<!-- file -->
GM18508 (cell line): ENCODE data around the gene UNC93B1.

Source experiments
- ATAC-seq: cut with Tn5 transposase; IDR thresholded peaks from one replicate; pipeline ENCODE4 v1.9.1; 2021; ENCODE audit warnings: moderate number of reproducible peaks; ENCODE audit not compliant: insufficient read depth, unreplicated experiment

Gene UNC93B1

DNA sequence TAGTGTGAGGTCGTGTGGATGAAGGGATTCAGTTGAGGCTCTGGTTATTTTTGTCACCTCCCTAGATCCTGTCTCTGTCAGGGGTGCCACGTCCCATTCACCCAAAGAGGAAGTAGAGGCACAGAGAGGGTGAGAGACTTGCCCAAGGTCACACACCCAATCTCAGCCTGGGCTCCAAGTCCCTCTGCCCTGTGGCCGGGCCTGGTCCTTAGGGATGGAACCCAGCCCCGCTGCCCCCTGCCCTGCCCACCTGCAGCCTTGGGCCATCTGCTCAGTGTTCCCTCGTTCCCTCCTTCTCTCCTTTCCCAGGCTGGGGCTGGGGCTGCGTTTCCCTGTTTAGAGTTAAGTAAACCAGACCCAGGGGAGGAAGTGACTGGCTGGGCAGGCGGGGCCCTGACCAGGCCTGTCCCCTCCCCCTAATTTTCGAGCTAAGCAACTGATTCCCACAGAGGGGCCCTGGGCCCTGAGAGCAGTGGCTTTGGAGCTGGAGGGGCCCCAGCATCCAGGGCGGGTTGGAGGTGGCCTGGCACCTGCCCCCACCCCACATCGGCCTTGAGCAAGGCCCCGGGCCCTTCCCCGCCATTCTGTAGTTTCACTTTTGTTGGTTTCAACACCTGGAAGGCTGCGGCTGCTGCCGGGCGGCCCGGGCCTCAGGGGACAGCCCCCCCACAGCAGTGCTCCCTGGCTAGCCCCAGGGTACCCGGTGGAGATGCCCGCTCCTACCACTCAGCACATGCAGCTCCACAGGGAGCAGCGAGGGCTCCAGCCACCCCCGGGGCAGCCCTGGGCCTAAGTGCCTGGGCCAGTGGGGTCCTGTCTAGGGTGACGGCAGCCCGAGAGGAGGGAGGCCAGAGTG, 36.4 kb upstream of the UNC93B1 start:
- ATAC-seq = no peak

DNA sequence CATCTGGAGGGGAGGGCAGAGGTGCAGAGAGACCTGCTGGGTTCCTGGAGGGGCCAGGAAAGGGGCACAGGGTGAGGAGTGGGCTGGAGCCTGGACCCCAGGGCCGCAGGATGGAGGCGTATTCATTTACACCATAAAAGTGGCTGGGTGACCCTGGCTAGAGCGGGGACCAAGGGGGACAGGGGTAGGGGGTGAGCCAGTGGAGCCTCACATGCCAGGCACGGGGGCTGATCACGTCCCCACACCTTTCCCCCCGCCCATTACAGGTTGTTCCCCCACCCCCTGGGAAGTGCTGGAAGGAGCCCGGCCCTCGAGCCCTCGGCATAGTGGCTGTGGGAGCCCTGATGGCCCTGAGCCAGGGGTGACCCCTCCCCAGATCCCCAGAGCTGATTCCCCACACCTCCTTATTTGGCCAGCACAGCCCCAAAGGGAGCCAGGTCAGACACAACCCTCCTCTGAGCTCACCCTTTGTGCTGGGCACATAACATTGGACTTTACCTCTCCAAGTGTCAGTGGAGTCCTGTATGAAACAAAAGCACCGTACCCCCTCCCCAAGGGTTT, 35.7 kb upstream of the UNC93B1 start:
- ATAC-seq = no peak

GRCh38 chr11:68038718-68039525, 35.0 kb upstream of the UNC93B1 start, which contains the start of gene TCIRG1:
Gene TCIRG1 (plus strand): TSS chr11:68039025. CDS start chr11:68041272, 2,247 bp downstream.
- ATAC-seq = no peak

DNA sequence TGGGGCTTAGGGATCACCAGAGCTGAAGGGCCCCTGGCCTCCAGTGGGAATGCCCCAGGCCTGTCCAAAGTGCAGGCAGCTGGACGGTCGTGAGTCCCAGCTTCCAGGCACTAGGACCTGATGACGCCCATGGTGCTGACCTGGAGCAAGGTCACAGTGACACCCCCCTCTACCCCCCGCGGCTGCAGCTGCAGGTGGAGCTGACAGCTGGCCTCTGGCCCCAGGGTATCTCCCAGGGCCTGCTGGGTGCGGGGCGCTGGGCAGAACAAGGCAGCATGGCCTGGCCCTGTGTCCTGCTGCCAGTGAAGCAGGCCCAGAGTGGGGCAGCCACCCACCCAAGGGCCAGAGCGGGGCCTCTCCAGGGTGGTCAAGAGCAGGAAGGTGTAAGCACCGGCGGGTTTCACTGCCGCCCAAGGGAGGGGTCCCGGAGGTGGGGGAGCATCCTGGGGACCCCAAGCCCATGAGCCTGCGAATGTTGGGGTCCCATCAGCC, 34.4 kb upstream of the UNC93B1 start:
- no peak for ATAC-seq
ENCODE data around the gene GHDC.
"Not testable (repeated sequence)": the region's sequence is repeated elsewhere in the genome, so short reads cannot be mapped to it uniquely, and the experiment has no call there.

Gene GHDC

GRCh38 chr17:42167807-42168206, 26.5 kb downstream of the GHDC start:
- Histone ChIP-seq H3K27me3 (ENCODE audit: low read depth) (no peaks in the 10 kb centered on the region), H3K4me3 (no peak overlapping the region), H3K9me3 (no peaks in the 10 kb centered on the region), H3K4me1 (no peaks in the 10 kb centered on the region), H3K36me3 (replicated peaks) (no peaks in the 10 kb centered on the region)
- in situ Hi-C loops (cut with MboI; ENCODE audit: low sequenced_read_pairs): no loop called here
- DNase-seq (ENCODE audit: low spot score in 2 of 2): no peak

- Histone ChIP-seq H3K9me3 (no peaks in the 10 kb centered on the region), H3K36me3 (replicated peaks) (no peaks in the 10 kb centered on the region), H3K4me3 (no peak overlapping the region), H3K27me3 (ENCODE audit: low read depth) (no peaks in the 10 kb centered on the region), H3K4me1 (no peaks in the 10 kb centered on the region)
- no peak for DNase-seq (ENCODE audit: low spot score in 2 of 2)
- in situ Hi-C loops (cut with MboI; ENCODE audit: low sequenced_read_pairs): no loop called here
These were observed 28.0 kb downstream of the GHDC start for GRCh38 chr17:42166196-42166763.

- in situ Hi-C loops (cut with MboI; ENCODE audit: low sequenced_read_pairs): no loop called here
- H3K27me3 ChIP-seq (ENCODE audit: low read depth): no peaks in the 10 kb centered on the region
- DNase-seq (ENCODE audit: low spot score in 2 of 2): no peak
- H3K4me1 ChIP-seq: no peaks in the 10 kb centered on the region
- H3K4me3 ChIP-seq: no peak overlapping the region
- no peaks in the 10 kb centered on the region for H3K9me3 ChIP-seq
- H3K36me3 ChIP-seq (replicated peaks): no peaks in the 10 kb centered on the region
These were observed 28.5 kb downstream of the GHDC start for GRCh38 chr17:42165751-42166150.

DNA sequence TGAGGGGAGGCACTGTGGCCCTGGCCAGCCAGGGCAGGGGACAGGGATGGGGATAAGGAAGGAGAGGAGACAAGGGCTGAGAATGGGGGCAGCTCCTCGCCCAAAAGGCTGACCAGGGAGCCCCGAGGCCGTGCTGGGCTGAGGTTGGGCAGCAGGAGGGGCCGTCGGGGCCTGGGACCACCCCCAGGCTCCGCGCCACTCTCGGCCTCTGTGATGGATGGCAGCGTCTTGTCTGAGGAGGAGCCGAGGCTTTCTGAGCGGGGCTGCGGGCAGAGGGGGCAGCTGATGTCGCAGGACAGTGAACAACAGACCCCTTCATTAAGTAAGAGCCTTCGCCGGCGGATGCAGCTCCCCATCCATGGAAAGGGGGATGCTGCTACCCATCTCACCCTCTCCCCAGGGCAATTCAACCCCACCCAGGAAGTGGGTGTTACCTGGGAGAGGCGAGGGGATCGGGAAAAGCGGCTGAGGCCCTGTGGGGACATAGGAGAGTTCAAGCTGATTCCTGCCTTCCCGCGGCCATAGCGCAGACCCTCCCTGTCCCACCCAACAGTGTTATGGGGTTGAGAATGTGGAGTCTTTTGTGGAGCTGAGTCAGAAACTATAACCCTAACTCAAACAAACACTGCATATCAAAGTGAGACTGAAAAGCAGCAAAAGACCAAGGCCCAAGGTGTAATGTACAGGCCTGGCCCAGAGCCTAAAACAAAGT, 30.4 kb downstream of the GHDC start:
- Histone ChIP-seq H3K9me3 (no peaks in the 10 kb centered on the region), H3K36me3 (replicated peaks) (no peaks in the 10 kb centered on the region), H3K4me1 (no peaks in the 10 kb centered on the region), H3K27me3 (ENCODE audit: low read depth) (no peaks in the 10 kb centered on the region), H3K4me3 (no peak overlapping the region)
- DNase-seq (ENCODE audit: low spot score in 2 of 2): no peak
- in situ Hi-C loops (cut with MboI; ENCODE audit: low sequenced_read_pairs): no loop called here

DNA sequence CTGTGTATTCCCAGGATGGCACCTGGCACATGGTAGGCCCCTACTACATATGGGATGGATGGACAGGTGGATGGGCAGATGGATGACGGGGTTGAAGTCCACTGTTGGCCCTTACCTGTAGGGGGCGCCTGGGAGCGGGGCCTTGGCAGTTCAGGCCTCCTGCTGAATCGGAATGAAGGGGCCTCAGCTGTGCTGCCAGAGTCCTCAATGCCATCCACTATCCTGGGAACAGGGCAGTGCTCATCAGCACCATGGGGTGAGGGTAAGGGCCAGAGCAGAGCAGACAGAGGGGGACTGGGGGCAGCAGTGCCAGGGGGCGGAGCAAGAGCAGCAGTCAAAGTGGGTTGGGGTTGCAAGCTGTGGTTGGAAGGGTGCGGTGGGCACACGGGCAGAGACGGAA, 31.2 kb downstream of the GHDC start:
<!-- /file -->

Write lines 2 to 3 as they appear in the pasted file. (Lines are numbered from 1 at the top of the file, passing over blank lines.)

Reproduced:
Source experiments
- ATAC-seq: cut with Tn5 transposase; IDR thresholded peaks from one replicate; pipeline ENCODE4 v1.9.1; 2021; ENCODE audit warnings: moderate number of reproducible peaks; ENCODE audit not compliant: insufficient read depth, unreplicated experiment